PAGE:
Studies in Ethics, Law and Technology, Vol. 2, No. 3, Article 1, December 2008
39 Pages Posted: 31 Dec 2008 Last revised: 14 Jul 2012
Date Written: December 19, 2008
The article deals with the Dawson College Massacre, focusing on the story of Kimveer Gill, a 25-year-old man from Laval, Montreal who wished to murder young students in Dawson College. It is argued that the international community should continue working together to devise rules for monitoring specific Internet sites, as human lives are at stake. Preemptive measures could prevent the translation of murderous thoughts into murderous actions. Designated monitoring mechanisms of certain websites that promote violence and seek legitimacy as well as adherents to the actualization of murderous thoughts and hateful messages have a potential of preventing such unfortunate events. Our intention is to draw the attention of the multifaceted international community (law enforcement, governments, the business sector including Internet Service Providers, websites' administrators and owners as well as civil society groups) to the shared interest and need in developing monitoring schemes for certain websites, in order to prevent hideous crimes.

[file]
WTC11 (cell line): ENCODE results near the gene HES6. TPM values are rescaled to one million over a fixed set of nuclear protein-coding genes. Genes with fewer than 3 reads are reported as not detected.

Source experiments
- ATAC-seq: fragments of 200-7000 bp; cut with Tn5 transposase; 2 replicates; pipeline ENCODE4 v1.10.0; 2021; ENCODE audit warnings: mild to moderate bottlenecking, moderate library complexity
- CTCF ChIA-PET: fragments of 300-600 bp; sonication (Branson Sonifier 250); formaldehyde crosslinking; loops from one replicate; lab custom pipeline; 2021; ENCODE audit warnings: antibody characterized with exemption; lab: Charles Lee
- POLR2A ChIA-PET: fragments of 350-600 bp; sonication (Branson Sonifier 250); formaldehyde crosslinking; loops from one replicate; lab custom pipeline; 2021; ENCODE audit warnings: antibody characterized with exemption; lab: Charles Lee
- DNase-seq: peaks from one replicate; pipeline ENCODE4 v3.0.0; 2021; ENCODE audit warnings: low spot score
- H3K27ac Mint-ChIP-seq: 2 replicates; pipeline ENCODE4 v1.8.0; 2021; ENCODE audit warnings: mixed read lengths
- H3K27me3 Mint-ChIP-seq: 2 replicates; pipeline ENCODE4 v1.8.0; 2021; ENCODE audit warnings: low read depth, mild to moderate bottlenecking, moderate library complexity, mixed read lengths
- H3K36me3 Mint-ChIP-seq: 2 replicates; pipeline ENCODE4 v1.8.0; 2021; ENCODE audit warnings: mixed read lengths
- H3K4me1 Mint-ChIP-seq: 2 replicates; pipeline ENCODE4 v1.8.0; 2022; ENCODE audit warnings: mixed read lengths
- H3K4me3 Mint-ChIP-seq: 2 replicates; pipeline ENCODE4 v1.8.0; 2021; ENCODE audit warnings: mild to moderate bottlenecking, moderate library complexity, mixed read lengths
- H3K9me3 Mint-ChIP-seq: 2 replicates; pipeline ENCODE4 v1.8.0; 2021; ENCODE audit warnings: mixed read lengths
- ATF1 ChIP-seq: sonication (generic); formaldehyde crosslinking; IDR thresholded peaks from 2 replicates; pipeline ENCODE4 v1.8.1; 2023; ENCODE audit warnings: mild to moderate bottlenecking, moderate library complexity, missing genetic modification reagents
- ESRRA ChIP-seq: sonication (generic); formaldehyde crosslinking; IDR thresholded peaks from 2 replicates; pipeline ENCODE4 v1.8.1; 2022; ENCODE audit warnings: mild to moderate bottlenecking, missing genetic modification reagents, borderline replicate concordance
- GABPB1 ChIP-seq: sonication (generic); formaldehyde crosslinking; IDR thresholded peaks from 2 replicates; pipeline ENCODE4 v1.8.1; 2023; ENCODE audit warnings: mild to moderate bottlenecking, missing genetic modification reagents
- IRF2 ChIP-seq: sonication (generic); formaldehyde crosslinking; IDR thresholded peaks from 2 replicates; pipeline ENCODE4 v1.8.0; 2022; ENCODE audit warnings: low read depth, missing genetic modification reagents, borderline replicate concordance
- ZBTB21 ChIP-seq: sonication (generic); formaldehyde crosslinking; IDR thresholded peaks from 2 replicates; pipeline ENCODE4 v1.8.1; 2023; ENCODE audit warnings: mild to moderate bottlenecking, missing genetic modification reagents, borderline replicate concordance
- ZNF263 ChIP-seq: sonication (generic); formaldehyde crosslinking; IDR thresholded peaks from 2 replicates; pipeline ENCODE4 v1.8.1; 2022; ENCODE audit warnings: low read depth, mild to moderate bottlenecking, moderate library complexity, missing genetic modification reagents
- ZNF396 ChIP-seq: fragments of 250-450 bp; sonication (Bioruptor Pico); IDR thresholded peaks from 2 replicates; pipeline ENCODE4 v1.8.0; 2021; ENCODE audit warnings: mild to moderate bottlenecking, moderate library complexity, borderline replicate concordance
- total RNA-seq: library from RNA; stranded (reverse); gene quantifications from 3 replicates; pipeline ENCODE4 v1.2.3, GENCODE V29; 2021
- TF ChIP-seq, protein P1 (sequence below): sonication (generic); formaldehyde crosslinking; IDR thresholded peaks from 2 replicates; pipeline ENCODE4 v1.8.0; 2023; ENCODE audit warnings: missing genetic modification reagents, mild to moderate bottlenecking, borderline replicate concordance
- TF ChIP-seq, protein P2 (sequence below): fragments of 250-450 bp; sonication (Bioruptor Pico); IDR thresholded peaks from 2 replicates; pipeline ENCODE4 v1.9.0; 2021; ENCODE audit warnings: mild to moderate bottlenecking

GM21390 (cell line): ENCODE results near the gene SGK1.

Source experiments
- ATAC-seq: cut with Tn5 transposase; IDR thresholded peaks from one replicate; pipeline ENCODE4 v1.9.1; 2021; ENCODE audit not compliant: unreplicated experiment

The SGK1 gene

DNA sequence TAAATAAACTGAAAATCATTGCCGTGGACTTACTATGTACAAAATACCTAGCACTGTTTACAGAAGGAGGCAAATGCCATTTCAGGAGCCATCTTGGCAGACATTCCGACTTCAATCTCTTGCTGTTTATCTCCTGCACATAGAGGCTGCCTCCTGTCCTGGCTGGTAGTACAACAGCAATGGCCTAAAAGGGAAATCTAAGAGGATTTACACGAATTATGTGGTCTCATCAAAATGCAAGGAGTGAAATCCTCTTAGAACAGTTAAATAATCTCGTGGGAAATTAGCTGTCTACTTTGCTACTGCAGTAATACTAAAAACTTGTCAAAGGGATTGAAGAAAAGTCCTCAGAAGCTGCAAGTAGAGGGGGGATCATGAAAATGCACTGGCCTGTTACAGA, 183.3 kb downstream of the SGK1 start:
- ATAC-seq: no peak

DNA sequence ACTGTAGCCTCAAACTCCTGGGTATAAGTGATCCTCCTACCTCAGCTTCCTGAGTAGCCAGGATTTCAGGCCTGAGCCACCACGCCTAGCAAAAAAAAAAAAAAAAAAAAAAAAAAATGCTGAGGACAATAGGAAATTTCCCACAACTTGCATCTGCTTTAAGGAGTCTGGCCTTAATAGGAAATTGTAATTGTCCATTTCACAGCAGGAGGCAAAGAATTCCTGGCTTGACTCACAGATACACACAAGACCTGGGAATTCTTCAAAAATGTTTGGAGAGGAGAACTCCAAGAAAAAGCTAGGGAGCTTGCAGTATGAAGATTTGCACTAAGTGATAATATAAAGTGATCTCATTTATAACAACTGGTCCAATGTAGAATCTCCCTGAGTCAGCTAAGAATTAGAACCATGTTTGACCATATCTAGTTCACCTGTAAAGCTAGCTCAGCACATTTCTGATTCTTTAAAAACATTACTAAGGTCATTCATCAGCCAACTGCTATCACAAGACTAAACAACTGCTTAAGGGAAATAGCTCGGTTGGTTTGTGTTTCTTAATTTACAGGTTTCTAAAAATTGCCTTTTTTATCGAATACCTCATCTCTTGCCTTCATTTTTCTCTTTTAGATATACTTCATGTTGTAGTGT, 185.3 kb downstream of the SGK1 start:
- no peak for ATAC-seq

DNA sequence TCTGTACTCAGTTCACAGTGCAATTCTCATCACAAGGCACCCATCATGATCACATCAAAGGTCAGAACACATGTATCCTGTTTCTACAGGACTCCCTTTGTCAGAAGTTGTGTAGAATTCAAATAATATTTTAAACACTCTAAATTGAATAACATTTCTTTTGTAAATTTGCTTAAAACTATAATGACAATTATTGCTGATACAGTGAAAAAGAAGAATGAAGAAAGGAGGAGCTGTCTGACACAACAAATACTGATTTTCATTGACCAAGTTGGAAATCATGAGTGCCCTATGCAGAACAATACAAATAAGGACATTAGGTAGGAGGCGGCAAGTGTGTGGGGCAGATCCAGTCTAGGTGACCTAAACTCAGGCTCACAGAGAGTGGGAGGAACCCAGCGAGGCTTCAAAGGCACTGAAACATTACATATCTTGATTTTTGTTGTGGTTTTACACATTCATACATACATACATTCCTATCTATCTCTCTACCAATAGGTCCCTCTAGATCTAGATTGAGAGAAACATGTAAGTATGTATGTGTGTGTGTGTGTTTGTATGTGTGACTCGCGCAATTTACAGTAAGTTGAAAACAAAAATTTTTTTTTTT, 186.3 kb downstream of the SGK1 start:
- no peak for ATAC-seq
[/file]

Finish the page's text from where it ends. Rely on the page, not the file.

Keywords: internet monitoring, violent websites, Dawson College Massacre, Jokela High
JEL Classification: 700
Suggested Citation: Suggested Citation
Cohen-Almagor, Raphael and Haleva-Amir, Sharon, Bloody Wednesday in Dawson College - The Story of Kimveer Gill, or Why Should We Monitor Certain Websites to Prevent Murder (December 19, 2008). Studies in Ethics, Law and Technology, Vol. 2, No. 3, Article 1, December 2008. Available at SSRN: https://ssrn.com/abstract=1318280